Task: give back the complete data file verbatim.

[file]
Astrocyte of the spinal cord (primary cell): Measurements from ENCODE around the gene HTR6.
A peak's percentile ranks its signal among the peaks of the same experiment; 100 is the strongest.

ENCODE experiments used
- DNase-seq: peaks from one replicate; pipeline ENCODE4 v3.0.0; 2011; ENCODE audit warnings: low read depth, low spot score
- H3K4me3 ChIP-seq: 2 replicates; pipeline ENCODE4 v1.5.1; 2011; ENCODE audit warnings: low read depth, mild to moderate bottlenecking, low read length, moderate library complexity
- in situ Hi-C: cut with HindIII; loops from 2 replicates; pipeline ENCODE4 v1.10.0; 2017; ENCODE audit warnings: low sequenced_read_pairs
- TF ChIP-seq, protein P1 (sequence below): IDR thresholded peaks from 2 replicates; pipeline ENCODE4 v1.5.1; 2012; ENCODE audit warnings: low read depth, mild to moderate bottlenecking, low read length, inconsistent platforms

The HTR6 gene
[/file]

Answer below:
Astrocyte of the spinal cord (primary cell): Measurements from ENCODE around the gene HTR6.
A peak's percentile ranks its signal among the peaks of the same experiment; 100 is the strongest.

ENCODE experiments used
- DNase-seq: peaks from one replicate; pipeline ENCODE4 v3.0.0; 2011; ENCODE audit warnings: low read depth, low spot score
- H3K4me3 ChIP-seq: 2 replicates; pipeline ENCODE4 v1.5.1; 2011; ENCODE audit warnings: low read depth, mild to moderate bottlenecking, low read length, moderate library complexity
- in situ Hi-C: cut with HindIII; loops from 2 replicates; pipeline ENCODE4 v1.10.0; 2017; ENCODE audit warnings: low sequenced_read_pairs
- TF ChIP-seq, protein P1 (sequence below): IDR thresholded peaks from 2 replicates; pipeline ENCODE4 v1.5.1; 2012; ENCODE audit warnings: low read depth, mild to moderate bottlenecking, low read length, inconsistent platforms

The HTR6 gene